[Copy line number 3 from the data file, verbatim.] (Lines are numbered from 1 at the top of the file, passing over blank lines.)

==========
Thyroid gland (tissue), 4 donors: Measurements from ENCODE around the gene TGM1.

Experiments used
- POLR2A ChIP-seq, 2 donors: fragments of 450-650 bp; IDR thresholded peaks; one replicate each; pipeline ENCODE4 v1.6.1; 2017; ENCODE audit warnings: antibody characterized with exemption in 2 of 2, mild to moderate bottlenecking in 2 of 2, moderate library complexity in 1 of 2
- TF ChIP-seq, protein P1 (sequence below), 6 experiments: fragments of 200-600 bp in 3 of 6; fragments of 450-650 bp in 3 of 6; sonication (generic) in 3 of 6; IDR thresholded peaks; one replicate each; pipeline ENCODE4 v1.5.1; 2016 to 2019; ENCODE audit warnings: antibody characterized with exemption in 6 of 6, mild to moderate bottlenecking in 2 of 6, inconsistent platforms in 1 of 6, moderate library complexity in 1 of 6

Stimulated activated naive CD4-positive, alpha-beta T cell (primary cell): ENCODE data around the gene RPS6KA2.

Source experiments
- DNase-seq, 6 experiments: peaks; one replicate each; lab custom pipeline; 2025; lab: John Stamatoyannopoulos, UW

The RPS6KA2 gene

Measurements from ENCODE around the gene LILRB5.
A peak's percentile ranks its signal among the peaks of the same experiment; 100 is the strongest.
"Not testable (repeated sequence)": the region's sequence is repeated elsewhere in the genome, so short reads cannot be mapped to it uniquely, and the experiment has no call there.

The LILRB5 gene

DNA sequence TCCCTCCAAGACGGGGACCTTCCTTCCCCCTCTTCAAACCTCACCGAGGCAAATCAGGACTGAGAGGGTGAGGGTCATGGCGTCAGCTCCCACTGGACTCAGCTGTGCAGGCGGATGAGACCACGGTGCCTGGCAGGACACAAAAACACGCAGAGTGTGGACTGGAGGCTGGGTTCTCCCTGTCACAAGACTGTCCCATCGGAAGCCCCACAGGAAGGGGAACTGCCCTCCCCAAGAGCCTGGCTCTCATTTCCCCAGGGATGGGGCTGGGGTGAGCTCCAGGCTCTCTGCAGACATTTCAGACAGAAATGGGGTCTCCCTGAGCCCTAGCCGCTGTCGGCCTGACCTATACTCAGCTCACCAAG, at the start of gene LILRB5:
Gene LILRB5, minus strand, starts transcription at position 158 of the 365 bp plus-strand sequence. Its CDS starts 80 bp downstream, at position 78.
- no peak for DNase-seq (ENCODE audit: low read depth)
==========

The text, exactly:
- POLR2A ChIP-seq, 2 donors: fragments of 450-650 bp; IDR thresholded peaks; one replicate each; pipeline ENCODE4 v1.6.1; 2017; ENCODE audit warnings: antibody characterized with exemption in 2 of 2, mild to moderate bottlenecking in 2 of 2, moderate library complexity in 1 of 2